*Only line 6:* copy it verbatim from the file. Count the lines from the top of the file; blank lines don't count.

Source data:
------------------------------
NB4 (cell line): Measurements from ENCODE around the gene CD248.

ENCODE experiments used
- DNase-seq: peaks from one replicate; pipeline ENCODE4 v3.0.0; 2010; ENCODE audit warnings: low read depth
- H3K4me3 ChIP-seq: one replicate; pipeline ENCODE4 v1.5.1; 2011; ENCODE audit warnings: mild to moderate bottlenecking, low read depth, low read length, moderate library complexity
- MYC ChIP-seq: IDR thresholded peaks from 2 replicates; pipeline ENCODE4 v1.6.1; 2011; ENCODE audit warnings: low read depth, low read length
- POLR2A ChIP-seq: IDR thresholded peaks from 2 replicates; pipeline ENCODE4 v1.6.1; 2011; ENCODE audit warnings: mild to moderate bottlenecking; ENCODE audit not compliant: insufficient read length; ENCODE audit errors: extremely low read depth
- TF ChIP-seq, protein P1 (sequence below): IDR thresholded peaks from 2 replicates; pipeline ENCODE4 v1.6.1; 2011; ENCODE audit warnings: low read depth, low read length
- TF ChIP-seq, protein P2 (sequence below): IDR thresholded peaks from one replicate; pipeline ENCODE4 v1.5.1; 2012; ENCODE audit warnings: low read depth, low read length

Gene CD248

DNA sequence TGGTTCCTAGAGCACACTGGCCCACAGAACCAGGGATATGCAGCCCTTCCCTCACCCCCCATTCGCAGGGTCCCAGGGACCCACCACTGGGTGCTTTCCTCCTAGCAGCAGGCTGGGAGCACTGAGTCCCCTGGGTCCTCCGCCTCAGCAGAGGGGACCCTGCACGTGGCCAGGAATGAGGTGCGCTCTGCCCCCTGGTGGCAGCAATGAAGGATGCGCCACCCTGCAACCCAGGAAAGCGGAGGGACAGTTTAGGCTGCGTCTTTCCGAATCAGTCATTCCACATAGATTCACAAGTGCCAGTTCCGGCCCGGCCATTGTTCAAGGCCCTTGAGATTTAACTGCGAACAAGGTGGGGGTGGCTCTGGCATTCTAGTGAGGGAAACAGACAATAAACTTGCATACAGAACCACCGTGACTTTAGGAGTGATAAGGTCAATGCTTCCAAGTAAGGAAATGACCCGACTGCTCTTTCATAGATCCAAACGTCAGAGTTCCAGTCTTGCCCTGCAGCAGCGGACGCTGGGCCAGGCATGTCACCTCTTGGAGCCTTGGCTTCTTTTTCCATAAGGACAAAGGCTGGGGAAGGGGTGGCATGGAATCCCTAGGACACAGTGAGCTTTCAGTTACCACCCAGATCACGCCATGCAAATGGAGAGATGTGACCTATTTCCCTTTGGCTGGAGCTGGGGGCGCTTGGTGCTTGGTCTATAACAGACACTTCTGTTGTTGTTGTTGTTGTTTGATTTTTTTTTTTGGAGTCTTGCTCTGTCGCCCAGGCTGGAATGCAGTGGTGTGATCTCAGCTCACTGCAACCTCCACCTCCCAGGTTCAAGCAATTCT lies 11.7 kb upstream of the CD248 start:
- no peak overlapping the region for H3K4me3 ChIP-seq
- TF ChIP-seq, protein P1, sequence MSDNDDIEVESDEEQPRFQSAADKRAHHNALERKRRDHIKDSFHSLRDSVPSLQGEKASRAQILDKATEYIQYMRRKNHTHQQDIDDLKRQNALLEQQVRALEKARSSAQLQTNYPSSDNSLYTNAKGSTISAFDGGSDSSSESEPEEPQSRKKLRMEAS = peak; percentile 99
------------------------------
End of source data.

- POLR2A ChIP-seq: IDR thresholded peaks from 2 replicates; pipeline ENCODE4 v1.6.1; 2011; ENCODE audit warnings: mild to moderate bottlenecking; ENCODE audit not compliant: insufficient read length; ENCODE audit errors: extremely low read depth